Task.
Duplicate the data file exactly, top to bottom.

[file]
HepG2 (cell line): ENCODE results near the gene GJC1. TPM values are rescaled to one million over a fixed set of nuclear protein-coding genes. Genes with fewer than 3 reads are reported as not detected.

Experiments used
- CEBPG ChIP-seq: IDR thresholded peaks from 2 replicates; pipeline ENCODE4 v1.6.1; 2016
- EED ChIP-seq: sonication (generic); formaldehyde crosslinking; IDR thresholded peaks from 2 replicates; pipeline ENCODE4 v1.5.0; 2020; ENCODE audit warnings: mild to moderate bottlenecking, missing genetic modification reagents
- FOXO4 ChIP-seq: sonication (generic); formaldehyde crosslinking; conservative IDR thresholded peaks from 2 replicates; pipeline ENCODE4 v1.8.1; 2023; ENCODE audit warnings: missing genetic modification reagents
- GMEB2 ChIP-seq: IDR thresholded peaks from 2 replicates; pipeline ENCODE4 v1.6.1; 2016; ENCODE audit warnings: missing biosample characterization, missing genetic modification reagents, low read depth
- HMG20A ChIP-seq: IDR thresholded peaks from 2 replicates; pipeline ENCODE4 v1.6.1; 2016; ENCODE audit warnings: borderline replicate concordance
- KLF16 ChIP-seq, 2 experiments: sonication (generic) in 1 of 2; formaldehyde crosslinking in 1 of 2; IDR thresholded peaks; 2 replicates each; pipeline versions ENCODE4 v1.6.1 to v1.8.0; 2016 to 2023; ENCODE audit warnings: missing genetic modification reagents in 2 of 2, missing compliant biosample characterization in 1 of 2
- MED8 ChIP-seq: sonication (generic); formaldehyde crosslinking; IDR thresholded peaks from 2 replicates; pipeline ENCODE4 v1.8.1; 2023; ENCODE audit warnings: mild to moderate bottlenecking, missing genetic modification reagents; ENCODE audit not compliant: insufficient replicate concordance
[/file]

HepG2 (cell line): ENCODE results near the gene GJC1. TPM values are rescaled to one million over a fixed set of nuclear protein-coding genes. Genes with fewer than 3 reads are reported as not detected.

Experiments used
- CEBPG ChIP-seq: IDR thresholded peaks from 2 replicates; pipeline ENCODE4 v1.6.1; 2016
- EED ChIP-seq: sonication (generic); formaldehyde crosslinking; IDR thresholded peaks from 2 replicates; pipeline ENCODE4 v1.5.0; 2020; ENCODE audit warnings: mild to moderate bottlenecking, missing genetic modification reagents
- FOXO4 ChIP-seq: sonication (generic); formaldehyde crosslinking; conservative IDR thresholded peaks from 2 replicates; pipeline ENCODE4 v1.8.1; 2023; ENCODE audit warnings: missing genetic modification reagents
- GMEB2 ChIP-seq: IDR thresholded peaks from 2 replicates; pipeline ENCODE4 v1.6.1; 2016; ENCODE audit warnings: missing biosample characterization, missing genetic modification reagents, low read depth
- HMG20A ChIP-seq: IDR thresholded peaks from 2 replicates; pipeline ENCODE4 v1.6.1; 2016; ENCODE audit warnings: borderline replicate concordance
- KLF16 ChIP-seq, 2 experiments: sonication (generic) in 1 of 2; formaldehyde crosslinking in 1 of 2; IDR thresholded peaks; 2 replicates each; pipeline versions ENCODE4 v1.6.1 to v1.8.0; 2016 to 2023; ENCODE audit warnings: missing genetic modification reagents in 2 of 2, missing compliant biosample characterization in 1 of 2
- MED8 ChIP-seq: sonication (generic); formaldehyde crosslinking; IDR thresholded peaks from 2 replicates; pipeline ENCODE4 v1.8.1; 2023; ENCODE audit warnings: mild to moderate bottlenecking, missing genetic modification reagents; ENCODE audit not compliant: insufficient replicate concordance